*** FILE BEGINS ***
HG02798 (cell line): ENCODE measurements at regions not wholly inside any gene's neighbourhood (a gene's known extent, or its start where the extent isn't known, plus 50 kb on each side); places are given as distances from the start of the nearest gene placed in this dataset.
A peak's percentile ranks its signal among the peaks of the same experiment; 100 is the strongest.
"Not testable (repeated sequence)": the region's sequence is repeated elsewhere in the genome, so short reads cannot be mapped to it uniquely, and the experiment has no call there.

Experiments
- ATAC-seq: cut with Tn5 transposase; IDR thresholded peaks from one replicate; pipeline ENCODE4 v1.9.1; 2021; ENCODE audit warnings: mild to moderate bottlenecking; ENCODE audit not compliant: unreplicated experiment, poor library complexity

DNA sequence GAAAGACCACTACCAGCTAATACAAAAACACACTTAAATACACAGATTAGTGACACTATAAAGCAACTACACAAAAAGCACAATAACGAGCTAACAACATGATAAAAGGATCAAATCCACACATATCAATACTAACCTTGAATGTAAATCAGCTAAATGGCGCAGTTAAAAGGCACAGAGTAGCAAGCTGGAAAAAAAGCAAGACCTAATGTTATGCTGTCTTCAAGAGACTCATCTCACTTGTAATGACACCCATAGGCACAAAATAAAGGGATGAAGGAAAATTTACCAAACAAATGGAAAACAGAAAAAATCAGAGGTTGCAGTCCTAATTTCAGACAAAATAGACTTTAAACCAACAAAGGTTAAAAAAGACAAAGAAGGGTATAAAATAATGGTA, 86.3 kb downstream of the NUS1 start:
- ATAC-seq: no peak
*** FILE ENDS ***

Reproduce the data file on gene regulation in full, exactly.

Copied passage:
HG02798 (cell line): ENCODE measurements at regions not wholly inside any gene's neighbourhood (a gene's known extent, or its start where the extent isn't known, plus 50 kb on each side); places are given as distances from the start of the nearest gene placed in this dataset.
A peak's percentile ranks its signal among the peaks of the same experiment; 100 is the strongest.
"Not testable (repeated sequence)": the region's sequence is repeated elsewhere in the genome, so short reads cannot be mapped to it uniquely, and the experiment has no call there.

Experiments
- ATAC-seq: cut with Tn5 transposase; IDR thresholded peaks from one replicate; pipeline ENCODE4 v1.9.1; 2021; ENCODE audit warnings: mild to moderate bottlenecking; ENCODE audit not compliant: unreplicated experiment, poor library complexity

DNA sequence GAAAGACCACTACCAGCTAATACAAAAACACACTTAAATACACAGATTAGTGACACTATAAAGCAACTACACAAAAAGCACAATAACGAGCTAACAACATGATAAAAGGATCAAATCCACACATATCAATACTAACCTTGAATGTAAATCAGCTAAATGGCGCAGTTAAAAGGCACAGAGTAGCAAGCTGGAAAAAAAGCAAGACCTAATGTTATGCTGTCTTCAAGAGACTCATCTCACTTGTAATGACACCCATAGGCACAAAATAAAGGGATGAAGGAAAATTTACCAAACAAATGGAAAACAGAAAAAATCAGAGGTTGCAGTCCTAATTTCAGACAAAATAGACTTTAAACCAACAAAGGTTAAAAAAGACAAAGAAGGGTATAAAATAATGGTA, 86.3 kb downstream of the NUS1 start:
- ATAC-seq: no peak